Q&A: The Walking Dead’s Frank Darabont and Robert Kirkman

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Do you use the comic book as a storyboard?

FD:  Not too much, but sometimes in a real sense we do. This stuff filters in to your brain, I was actually shocked. Once I finished shooting the pilot, I was putting it together. I went back to the comic book, and I realized my God, I really did pull a lot of visual ideas out of it. I wasn’t like I was on the set saying, “Okay we have to get this.” But boy it really sank in there. There’s some really iconic shots you’ll see. Just go back to reference the work that these guys did on the pages, and you’ll see it in there.

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One of the benefits of television is character development because you have more time. Is this one of the reasons you did this as a series?

FD: I guess the simple answer is yeah. I don’t know how one would do these as a series of features films.

With features I feel like they would get so blown out of scale, out of proportion. That’s all the features seem to want to be anymore. They’re spending 200 million dollars on board game movies: Is that actually necessary?

I like that the series is really being true to the comic book in the sense of its intimacy, its focus on the characters. I like that every story doesn’t have to turn into a big action scene. The sort of quiet focus on intense storytelling is very reflective of what Robert has done in the comic books. It’s not too blown out of proportion. This is not to put anybody down or to slam anybody, but I Am Legend is a good example of what I’m talking about. It’s one of the most quiet focused little brilliant books of all time and by the they put it on the screen, it’s this gigantic huge thing with these huge action sequences. Okay… I guess that works.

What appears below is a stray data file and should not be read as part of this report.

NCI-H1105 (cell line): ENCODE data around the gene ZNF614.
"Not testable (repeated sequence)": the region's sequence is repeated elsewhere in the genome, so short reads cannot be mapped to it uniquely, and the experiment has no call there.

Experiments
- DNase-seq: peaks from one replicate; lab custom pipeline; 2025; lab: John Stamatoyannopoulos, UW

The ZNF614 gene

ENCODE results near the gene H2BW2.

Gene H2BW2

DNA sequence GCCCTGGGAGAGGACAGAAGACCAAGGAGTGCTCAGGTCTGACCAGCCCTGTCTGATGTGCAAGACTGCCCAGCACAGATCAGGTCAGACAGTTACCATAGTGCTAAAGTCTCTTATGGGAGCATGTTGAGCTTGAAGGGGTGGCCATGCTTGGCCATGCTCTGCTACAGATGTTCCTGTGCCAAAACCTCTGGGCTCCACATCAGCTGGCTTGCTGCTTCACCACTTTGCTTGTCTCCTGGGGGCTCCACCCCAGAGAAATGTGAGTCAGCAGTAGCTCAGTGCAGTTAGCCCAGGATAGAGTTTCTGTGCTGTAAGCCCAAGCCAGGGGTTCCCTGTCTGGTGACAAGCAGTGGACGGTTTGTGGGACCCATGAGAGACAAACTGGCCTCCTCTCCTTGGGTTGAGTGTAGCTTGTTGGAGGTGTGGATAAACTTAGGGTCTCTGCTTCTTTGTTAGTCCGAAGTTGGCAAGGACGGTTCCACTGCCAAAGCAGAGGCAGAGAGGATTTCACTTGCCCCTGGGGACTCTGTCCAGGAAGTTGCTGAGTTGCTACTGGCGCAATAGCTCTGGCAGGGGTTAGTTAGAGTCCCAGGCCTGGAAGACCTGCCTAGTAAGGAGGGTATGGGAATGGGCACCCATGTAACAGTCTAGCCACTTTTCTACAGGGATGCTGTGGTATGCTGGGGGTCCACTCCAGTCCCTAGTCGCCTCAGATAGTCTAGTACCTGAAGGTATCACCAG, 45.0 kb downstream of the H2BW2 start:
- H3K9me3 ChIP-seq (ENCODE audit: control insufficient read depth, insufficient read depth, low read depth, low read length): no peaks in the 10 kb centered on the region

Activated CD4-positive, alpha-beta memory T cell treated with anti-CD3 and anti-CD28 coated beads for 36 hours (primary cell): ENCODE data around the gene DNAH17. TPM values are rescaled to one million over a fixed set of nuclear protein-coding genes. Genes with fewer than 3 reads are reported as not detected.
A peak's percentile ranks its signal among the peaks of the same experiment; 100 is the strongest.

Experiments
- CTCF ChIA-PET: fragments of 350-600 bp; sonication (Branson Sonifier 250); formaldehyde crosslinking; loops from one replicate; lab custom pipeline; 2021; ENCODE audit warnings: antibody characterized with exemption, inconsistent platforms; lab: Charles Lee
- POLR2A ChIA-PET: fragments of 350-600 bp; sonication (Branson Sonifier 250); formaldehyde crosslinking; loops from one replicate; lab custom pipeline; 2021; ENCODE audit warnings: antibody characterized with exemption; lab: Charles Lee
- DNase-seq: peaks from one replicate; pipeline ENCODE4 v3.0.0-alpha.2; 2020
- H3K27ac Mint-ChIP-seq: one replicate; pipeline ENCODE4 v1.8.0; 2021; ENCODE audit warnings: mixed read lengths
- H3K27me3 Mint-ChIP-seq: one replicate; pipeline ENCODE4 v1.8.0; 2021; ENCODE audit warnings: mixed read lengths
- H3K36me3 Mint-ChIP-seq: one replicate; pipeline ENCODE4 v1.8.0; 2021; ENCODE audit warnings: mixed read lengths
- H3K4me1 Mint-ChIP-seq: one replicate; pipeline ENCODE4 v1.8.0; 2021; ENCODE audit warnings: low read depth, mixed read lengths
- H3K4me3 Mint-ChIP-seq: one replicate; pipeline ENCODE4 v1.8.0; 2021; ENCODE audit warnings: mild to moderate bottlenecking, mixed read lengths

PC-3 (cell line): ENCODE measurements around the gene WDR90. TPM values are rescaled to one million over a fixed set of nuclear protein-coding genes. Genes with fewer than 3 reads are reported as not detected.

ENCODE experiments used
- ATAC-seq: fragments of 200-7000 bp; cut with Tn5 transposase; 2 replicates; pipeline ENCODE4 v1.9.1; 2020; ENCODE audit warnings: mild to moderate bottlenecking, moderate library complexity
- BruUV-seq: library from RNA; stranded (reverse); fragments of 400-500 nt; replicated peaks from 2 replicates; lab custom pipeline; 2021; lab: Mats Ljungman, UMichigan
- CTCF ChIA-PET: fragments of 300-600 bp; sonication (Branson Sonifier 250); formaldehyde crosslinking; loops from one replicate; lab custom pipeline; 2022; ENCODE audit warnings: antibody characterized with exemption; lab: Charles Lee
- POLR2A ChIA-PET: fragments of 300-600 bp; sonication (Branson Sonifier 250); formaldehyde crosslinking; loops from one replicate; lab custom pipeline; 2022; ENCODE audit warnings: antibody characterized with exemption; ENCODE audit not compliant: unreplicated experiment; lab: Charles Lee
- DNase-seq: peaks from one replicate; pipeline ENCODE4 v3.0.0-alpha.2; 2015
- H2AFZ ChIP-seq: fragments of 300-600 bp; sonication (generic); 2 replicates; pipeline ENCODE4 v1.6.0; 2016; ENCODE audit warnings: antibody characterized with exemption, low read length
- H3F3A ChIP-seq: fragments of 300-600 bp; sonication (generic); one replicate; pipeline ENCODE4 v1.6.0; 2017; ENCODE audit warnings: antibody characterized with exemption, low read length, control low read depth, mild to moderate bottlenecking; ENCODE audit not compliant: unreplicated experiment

You had great success adapting material film, with people being happy with both versions. What is it that you look for when you adapt material?

FD:  I always say I don’t want to adapt anything I don’t love, and when I love it, I want to be as true to it as possible. Even when things change because it’s a different language, I want to be as true to the spirit of what I’m adapting. I think that’s why say people who love Shawshank Redemption feel like I did right by the original material. I never want to throw out the spirit of the material or the intent of what the author brought to it. That has always been my philosophy up to now; I guess it’s served me well enough so far. I guess? I hope? You tell me sir…

RK: I think you did a very good job! I couldn’t be happier.

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